Ukraine is exemplifying this area of Healey’s spectrum of national responsibility through its support of online hacktivists. Ukraine has implemented an “IT army” that is led by civilians. When Russia first invaded Ukraine, the government of Ukraine sent out a “call to arms” via the encrypted messaging app Telegram. This recruitment mechanism successfully caught the attention of up to half a million people seeking to help the Ukrainian army.

Although this Ukrainian-encouraged group has led several operational successes, such as distributed denial-of-service (DDoS) attacks, these operations have failed to be as strategically successful as they could be. Although the hackers are doing an exceptional job in acting as a nuisance and annoyance to the Russian military as it exposes vulnerabilities in the Russian cyberspace and denies availability of certain services, these hackers are failing to implement meaningful attacks that affect the overall Russian strategy. This lack of strategic success shows how the state-encouraged attacks are not allowing the hundreds of thousands of volunteers who wish to support Ukraine to live up to their full potential.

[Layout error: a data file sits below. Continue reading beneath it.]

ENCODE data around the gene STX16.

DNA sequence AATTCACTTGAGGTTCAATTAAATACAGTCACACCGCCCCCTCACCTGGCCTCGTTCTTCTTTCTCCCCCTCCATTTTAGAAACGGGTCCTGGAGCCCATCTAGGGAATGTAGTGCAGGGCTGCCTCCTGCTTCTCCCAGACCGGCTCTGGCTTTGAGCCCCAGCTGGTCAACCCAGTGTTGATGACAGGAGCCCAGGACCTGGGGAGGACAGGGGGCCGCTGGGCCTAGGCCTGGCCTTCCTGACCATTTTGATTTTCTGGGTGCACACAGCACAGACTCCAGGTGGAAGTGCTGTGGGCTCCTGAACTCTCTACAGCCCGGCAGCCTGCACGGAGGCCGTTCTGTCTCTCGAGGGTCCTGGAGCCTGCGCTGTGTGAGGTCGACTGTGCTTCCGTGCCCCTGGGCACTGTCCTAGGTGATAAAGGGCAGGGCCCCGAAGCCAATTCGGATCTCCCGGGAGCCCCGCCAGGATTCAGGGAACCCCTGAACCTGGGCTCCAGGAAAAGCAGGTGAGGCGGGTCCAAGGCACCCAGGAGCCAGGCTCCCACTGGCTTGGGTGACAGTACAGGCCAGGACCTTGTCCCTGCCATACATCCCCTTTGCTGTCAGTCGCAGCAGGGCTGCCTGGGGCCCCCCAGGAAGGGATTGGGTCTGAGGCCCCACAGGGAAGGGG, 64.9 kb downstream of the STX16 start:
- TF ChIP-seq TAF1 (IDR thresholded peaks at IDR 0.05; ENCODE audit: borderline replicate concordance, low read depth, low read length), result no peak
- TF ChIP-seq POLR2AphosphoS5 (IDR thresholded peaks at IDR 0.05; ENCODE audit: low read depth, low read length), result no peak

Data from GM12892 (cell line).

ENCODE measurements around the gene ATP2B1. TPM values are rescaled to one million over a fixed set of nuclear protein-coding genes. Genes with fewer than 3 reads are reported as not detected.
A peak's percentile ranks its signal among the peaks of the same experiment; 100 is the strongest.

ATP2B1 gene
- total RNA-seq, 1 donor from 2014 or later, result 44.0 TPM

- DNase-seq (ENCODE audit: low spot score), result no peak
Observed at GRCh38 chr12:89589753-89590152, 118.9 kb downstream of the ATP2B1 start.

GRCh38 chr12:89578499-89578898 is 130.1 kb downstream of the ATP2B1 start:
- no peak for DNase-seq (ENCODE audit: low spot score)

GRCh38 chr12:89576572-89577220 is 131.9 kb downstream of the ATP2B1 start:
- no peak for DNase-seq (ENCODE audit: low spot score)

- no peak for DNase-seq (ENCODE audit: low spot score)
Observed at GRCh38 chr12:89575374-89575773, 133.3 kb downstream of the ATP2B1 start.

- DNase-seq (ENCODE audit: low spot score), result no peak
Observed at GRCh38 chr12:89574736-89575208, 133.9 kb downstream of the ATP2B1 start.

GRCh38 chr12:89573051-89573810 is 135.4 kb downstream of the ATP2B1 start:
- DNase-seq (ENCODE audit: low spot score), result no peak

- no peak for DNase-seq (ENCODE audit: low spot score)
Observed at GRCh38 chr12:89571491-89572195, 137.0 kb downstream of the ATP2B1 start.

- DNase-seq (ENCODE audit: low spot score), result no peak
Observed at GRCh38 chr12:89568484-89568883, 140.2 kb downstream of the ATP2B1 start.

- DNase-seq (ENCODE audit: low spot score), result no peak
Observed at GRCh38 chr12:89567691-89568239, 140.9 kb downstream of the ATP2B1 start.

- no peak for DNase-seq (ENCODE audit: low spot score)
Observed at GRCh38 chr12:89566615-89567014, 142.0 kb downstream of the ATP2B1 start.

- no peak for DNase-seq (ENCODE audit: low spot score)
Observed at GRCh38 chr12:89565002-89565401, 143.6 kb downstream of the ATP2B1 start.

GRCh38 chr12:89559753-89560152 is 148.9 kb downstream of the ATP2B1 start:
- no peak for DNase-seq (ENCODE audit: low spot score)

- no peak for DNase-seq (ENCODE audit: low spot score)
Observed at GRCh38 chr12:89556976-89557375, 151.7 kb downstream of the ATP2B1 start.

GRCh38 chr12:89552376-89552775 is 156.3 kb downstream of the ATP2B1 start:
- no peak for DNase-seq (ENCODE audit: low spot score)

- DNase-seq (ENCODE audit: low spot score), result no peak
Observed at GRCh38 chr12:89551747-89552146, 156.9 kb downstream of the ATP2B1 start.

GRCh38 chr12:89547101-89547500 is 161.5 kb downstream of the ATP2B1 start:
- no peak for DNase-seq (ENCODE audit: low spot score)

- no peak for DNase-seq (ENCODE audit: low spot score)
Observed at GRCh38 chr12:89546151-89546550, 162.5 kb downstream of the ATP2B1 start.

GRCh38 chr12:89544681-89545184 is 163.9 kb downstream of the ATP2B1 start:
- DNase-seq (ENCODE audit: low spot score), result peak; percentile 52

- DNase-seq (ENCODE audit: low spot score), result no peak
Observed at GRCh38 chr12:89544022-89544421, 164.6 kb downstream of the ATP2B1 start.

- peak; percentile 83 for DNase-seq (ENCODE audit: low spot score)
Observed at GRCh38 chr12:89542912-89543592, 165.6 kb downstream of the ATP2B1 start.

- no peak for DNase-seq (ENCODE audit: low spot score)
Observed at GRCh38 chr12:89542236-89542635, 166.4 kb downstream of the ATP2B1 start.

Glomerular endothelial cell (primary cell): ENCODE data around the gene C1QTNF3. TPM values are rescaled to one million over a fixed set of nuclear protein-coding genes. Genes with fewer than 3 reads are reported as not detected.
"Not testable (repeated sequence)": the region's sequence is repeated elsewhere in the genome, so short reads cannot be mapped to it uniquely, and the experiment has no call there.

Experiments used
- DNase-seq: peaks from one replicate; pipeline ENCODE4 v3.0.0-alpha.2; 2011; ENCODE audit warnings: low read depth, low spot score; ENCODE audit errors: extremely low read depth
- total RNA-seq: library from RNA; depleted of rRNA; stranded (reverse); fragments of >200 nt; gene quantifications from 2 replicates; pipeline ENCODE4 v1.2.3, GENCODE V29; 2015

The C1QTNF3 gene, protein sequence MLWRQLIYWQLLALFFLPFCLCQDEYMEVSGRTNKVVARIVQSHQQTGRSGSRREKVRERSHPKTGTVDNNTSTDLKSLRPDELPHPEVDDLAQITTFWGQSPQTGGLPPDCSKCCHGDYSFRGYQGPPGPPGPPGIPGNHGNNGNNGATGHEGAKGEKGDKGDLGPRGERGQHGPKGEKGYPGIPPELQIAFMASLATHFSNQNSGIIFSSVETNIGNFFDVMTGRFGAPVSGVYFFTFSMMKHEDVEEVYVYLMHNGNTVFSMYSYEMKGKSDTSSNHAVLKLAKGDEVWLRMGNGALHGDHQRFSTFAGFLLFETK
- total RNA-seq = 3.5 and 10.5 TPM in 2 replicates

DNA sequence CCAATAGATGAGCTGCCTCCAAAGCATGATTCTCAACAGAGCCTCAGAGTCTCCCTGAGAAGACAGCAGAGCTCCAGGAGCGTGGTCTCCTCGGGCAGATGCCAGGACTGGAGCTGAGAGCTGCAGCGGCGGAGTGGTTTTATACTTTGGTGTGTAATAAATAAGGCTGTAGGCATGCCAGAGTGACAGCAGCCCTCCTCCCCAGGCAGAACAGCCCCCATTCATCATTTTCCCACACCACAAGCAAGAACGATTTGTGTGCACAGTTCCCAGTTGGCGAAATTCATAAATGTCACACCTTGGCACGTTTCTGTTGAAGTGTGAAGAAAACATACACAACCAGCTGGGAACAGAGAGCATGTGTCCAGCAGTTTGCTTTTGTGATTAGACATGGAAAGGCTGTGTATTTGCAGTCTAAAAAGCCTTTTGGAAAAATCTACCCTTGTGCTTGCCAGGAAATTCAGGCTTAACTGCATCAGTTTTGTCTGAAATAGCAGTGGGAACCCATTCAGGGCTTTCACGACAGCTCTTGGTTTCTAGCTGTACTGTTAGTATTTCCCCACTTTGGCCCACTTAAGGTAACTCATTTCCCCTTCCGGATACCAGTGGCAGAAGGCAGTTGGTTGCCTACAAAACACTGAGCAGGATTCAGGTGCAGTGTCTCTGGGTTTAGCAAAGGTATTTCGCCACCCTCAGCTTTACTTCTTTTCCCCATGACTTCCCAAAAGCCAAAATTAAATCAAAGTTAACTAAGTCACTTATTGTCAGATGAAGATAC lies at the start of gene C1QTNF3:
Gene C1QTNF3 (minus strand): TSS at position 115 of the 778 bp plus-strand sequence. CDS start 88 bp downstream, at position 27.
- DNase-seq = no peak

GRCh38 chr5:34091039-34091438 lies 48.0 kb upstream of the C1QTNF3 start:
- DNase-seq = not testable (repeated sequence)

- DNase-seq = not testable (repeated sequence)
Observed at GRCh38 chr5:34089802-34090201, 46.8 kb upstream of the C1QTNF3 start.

For Ukraine’s volunteer IT army to live up to its full strategic capability, the Ukrainian government should instead transition to campaigns that implement state-ordered and state-integrated responsibility. State-ordered campaigns are attacks that are commissioned by the national government through policy. Although the government does not actively conduct the attacks, they are an active member of the planning process, with the attackers potentially being considered de facto agents of the state according to international law. State-integrated attacks are the most active form of attacks outlined in Healey’s spectrum of national responsibility. These attacks occur when the state government integrates third-party attackers with cyber forces operated by the military, where both groups have the same command and control. Through these attacks, the government selects targets, timing, and tempo of individual attacks and comprehensive campaigns.